The low bar that Everett and Beasley set does a disservice to all athletes in general and football players specifically. Every athlete that has committed to a particular sport has faced The Tag.

The Tag is certainly an insult. Sometimes it is spoken. Sometimes it is assumed silently. The Tag is never a compliment.

To be called a Dumb Jock. To be thought of as brutishly arrogant, easy to insult, not a lot of cognitive awareness. A Dumb Jock has nothing much to offer except a physical skill. It is the stereotype of a stereotype. It may be the lead example to explain someone who is shallow and mindless.

Those two words drove Bob St. Clair crazy. St. Clair is the Pro Football Hall of Fame offensive tackle who played for the 49ers and passed away five years ago. He was 6-foot-9, 270 pounds. He had the Voice of God, or least James Earl Jones.

“People are always surprised when they first meet me,” St. Clair told me once, “that I don’t say ‘dems’ and ‘does.’”

St. Clair spent the last 20 or so years in Santa Rosa and no one thought of putting up two fingers and asking, “How many is that?” He was mayor of Daly City, on the San Mateo Board of Supervisors, a lobbyist in Orange County. In Sonoma County, St. Clair owned and sold four liquor stores and worked for Clover Stornetta.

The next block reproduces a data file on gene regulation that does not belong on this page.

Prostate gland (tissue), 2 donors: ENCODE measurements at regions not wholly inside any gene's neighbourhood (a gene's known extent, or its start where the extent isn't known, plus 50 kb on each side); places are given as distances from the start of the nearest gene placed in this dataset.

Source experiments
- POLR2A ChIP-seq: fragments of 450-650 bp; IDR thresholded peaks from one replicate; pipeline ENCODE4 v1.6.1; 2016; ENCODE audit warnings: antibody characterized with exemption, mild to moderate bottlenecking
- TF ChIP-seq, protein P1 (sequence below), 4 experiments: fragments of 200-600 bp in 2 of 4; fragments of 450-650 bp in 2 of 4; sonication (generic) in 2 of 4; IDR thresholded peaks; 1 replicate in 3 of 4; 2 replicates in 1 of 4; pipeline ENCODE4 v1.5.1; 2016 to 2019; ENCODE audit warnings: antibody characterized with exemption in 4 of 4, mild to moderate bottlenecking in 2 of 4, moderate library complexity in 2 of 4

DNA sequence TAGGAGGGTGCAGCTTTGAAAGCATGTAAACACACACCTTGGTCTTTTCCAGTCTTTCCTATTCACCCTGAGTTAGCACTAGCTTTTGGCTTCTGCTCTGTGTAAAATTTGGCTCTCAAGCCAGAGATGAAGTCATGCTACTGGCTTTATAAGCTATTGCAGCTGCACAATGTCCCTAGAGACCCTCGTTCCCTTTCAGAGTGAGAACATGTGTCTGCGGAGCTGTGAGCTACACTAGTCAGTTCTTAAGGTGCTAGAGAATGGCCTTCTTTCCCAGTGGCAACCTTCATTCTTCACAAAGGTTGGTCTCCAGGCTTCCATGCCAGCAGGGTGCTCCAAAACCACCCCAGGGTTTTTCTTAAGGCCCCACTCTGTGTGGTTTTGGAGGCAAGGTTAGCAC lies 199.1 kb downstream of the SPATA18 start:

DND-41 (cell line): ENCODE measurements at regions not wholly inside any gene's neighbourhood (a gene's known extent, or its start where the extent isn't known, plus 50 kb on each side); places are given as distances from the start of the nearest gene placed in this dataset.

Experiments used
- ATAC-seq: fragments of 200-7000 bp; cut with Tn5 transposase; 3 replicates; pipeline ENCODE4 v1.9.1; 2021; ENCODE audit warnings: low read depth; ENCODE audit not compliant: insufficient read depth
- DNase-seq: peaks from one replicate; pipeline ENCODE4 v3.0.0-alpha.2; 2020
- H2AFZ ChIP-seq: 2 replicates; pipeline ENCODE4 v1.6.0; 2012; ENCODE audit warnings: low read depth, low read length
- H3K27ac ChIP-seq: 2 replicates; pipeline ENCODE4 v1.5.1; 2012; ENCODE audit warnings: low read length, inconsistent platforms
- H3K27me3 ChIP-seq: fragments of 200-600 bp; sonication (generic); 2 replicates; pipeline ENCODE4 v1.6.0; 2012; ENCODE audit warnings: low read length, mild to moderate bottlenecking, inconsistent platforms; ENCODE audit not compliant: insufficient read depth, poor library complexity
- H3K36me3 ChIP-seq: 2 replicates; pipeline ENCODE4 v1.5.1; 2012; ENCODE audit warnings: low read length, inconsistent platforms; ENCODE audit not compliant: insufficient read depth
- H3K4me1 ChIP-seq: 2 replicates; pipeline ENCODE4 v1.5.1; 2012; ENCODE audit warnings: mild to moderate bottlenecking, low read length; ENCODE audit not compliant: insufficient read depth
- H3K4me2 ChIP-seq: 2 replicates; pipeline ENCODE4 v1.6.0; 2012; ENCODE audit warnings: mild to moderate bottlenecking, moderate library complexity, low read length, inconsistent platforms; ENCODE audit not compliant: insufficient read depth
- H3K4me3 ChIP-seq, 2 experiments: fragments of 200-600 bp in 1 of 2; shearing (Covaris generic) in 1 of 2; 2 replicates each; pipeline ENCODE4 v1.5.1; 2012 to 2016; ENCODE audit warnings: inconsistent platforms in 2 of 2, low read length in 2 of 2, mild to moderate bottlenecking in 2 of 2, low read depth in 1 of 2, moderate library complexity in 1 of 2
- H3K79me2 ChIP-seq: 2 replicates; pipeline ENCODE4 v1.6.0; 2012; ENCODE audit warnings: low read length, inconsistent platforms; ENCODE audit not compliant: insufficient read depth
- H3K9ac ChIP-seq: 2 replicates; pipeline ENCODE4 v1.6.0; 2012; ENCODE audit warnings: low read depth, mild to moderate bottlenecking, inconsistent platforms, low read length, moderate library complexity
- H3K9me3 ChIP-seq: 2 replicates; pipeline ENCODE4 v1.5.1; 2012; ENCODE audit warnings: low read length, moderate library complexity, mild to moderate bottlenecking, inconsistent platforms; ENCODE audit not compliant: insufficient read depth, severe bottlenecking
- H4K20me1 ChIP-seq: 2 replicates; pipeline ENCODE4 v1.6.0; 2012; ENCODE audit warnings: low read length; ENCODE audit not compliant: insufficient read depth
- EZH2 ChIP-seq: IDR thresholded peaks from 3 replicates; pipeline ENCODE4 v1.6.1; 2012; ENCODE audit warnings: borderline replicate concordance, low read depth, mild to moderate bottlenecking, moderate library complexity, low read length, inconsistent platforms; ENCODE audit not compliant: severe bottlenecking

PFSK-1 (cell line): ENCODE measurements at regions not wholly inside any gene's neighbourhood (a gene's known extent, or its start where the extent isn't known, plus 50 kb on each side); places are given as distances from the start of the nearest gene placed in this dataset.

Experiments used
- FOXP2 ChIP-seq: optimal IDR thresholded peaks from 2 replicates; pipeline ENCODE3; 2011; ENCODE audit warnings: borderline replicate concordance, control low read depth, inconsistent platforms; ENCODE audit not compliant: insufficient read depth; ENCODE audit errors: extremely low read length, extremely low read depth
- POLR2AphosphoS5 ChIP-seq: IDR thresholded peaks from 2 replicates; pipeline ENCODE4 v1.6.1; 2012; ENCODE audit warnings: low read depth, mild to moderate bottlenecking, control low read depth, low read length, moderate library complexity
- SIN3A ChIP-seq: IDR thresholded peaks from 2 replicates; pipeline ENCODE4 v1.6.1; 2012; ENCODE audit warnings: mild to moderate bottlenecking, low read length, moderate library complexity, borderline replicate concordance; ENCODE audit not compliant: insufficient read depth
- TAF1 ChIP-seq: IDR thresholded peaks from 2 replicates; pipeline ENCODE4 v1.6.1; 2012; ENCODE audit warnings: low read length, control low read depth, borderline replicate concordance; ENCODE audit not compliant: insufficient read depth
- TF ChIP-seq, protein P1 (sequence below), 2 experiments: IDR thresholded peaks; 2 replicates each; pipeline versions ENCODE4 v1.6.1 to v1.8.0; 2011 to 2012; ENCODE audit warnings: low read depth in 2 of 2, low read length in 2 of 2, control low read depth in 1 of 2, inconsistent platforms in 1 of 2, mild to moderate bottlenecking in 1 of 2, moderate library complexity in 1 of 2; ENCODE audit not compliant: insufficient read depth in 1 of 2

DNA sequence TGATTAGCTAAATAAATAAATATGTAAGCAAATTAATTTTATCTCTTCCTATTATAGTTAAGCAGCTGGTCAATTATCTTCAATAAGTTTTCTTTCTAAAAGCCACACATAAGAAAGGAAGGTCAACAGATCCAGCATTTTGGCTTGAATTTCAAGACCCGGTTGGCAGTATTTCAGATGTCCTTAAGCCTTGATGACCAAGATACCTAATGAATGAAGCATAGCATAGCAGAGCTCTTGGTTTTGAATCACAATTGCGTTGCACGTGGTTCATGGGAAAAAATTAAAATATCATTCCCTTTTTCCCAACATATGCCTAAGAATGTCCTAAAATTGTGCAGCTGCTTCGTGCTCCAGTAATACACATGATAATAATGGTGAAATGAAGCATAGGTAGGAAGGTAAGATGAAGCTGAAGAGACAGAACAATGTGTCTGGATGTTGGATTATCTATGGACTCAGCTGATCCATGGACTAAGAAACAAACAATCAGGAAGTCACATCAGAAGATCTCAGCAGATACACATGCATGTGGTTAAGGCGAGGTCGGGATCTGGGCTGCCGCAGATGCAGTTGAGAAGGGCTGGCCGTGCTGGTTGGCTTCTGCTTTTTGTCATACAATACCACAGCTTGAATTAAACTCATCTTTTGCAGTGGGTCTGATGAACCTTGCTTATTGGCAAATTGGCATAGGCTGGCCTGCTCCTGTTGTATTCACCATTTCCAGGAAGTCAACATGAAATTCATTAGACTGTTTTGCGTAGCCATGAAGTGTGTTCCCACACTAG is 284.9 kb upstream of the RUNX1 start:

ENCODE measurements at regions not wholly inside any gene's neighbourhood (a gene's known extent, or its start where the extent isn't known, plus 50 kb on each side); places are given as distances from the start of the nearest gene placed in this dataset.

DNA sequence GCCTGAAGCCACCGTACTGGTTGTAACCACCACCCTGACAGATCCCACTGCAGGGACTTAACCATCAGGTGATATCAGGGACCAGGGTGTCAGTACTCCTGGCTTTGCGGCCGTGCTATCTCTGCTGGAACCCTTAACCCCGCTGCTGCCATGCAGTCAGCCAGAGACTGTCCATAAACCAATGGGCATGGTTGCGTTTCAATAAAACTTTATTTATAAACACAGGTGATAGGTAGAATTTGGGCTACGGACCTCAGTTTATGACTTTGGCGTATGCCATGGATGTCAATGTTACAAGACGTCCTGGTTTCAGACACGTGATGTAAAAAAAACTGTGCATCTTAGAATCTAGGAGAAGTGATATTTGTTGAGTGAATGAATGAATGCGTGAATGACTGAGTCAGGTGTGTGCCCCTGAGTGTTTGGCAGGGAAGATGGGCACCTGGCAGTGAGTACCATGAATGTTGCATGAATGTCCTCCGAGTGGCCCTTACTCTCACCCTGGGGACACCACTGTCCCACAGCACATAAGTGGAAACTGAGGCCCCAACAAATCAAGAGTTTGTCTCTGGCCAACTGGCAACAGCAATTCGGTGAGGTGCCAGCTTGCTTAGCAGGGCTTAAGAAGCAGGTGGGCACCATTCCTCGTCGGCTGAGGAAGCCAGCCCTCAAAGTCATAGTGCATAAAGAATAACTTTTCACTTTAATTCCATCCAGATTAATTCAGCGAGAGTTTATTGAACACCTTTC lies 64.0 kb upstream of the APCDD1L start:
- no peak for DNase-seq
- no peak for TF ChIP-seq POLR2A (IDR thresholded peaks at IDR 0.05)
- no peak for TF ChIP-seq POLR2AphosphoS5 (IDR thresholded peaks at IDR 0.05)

St. Clair was one of the most passionate and articulate athletes I ever met. He once refused to play in a postseason bowl game because two of his USF teammates — Burl Toler and Ollie Matson — were not permitted to play because they were Black. And then was back in 1951, when protesting racism didn’t attract huge crowds.

Yet St. Clair admitted he was a victim of a stereotype. How can someone that huge, with a voice that could crack glass, be nothing but a Dumb Jock? He never challenged a look or a word that hinted at the smear. He just let his intelligence embarrass the accuser and the assumption.

While it is true a pro athlete can and often does ignore the real world and any conversation contained in it, it’s not because they are intellectually challenged. Rather, they have to be obsessed with their sport and their momentary existence in it. As an example, the average NFL career lasts 3.4 years. Aristotle can come later. Or what a second mortgage means.

When Bill Walsh handed Steve Young the 49ers’ offensive playbook, Young read through it once and memorized all of it, including all the check-offs. Young showed not just an exceptional memory but the ability to call the right plays to attack a defense that could change its formation from play to play.

So when Cole Beasley opens his mouth and sawdust comes out, no one thinks of Bob St. Clair or Steve Young. A stereotype all too often takes a lot of effort to remove, like a tattoo. Maybe Beasley can begin the process by calling up the name John Frank.

Frank was a 49ers tight end who played five years and won two Super Bowls with the team. He went to med school. He became a doctor. He is a board-certified otolaryngologist. Beasley probably doesn’t know what it means. I didn’t, either. I had to look it up. I became a little more educated. At least that’s what my common sense tells me.